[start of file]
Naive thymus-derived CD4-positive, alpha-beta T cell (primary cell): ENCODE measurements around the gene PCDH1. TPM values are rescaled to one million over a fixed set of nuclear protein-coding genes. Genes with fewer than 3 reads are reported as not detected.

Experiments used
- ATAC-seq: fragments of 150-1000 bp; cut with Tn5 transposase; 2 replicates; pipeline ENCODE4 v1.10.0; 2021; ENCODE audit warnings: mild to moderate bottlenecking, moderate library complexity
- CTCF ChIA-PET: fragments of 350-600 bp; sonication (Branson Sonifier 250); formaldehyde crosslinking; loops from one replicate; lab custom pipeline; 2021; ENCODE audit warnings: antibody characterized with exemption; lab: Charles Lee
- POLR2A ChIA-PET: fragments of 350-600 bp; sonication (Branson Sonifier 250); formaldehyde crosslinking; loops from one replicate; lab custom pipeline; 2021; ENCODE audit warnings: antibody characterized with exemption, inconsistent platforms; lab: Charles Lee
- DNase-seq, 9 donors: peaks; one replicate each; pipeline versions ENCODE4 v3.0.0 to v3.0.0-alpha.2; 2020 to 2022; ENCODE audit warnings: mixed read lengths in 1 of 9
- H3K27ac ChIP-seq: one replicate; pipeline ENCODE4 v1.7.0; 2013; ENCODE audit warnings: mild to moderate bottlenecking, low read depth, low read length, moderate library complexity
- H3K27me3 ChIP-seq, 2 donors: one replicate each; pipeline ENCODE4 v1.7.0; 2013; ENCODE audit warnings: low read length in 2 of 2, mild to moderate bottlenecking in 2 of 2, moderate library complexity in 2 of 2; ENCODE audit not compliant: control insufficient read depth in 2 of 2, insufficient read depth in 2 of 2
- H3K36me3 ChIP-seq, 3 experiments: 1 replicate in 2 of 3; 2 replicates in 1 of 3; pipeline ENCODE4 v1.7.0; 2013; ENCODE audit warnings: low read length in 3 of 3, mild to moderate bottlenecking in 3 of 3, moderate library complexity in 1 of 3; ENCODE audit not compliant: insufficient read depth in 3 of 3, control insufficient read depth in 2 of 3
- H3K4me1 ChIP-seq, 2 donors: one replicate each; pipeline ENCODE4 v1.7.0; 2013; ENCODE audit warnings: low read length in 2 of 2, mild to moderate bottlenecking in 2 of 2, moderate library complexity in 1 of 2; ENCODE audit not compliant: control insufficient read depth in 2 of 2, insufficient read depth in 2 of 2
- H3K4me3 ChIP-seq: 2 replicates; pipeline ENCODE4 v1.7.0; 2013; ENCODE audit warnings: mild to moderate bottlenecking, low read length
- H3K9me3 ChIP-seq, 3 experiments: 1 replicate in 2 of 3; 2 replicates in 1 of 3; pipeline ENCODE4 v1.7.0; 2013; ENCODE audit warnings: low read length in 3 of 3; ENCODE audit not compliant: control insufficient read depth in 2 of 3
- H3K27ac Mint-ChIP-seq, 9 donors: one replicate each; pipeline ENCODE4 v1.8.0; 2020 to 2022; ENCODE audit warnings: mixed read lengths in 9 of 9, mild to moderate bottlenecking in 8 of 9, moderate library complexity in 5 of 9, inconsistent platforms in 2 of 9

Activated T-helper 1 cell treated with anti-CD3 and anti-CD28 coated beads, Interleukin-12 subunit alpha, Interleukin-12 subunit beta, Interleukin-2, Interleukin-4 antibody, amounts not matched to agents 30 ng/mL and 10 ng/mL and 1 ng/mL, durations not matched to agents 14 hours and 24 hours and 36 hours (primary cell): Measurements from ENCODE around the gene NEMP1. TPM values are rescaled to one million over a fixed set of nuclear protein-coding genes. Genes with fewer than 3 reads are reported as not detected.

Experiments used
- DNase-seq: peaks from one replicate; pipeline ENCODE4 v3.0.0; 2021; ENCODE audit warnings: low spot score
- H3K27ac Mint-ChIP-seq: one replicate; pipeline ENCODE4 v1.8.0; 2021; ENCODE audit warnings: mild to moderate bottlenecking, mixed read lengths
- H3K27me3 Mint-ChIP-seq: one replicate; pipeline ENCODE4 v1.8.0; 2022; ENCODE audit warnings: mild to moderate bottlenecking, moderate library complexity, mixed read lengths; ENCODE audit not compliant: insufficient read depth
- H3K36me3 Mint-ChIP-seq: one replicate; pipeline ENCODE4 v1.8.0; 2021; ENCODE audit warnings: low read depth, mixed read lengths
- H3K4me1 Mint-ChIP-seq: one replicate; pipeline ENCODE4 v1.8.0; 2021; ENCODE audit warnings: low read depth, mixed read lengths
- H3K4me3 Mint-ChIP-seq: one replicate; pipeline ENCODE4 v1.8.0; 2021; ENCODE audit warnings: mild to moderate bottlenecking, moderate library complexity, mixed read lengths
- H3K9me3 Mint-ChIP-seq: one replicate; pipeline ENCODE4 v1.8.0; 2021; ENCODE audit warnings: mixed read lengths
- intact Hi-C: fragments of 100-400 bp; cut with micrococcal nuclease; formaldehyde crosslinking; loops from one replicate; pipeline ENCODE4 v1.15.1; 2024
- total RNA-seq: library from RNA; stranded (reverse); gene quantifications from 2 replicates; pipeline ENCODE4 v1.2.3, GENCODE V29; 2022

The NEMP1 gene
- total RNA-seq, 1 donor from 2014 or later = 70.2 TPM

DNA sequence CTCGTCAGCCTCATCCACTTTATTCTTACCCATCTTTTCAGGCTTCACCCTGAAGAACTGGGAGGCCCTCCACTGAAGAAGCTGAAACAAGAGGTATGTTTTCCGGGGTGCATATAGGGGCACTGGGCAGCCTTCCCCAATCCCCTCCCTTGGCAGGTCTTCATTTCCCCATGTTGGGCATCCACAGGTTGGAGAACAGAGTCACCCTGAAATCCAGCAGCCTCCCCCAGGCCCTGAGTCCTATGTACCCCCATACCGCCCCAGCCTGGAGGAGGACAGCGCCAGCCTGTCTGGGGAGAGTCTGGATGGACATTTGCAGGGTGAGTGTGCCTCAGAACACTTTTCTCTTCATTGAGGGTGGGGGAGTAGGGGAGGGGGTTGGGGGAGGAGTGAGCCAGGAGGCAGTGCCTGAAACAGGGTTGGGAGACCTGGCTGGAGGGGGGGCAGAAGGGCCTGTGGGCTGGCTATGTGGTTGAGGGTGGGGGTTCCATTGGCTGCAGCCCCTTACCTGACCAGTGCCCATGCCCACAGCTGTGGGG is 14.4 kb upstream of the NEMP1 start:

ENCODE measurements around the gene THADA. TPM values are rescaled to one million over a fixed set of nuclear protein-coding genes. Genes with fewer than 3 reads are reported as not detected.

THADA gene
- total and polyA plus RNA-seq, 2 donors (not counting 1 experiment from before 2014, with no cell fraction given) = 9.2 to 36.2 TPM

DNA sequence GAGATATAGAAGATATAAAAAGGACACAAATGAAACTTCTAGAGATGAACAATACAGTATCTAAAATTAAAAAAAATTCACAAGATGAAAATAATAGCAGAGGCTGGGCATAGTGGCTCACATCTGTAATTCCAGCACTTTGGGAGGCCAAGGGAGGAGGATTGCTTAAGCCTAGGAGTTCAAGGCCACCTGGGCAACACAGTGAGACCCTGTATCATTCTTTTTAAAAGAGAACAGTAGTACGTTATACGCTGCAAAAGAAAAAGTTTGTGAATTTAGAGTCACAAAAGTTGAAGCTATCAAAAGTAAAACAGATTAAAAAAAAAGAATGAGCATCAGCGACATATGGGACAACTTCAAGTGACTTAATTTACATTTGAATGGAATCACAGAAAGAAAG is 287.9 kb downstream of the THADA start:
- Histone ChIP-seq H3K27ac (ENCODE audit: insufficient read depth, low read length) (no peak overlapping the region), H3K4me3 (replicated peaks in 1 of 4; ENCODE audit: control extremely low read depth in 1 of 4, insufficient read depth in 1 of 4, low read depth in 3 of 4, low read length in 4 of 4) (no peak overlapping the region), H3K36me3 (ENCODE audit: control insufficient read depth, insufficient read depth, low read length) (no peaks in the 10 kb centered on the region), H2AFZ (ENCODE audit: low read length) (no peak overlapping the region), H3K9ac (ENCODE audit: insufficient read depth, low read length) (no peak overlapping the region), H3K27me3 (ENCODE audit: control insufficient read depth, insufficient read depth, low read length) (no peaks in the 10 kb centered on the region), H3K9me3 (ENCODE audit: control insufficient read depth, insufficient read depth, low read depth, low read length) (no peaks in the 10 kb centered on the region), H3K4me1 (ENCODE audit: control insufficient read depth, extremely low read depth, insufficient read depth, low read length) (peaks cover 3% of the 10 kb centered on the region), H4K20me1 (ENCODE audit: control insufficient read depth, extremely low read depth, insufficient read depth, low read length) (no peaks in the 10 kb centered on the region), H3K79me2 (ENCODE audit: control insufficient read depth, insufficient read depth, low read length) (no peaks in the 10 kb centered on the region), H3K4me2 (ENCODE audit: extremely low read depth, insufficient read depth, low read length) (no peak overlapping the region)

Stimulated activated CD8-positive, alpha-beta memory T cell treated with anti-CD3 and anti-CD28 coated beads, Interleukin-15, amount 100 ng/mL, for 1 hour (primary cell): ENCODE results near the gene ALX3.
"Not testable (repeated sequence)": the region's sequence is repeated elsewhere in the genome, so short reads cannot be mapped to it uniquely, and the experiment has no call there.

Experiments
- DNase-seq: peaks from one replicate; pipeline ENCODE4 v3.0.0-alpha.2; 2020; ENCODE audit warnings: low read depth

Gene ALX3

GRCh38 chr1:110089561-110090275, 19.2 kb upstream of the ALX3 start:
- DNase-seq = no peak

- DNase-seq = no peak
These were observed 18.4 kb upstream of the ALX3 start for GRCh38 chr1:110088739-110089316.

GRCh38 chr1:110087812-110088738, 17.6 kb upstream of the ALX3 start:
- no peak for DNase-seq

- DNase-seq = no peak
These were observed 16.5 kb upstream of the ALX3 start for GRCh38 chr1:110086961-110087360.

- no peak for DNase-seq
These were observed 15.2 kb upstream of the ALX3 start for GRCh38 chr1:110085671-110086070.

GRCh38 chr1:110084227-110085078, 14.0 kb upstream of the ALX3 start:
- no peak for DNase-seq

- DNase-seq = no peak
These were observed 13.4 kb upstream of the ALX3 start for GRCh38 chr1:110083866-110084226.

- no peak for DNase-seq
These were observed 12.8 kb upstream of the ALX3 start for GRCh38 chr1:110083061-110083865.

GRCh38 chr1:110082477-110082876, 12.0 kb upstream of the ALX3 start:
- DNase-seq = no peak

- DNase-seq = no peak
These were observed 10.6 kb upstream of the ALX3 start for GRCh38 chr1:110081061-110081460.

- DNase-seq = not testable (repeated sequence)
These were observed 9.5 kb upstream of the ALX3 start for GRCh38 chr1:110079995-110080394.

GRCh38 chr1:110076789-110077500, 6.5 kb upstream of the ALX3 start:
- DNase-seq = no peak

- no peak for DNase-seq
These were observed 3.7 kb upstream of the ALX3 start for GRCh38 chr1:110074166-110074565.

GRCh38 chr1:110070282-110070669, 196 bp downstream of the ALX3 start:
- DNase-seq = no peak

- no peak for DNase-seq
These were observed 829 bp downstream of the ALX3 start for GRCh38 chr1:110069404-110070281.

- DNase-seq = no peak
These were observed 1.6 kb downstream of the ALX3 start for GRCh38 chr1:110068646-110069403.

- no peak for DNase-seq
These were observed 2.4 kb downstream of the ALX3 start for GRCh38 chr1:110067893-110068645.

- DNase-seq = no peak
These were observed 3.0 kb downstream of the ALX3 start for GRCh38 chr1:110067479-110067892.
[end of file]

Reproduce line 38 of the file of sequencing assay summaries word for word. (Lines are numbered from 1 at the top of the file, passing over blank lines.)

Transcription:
GRCh38 chr1:110089561-110090275, 19.2 kb upstream of the ALX3 start: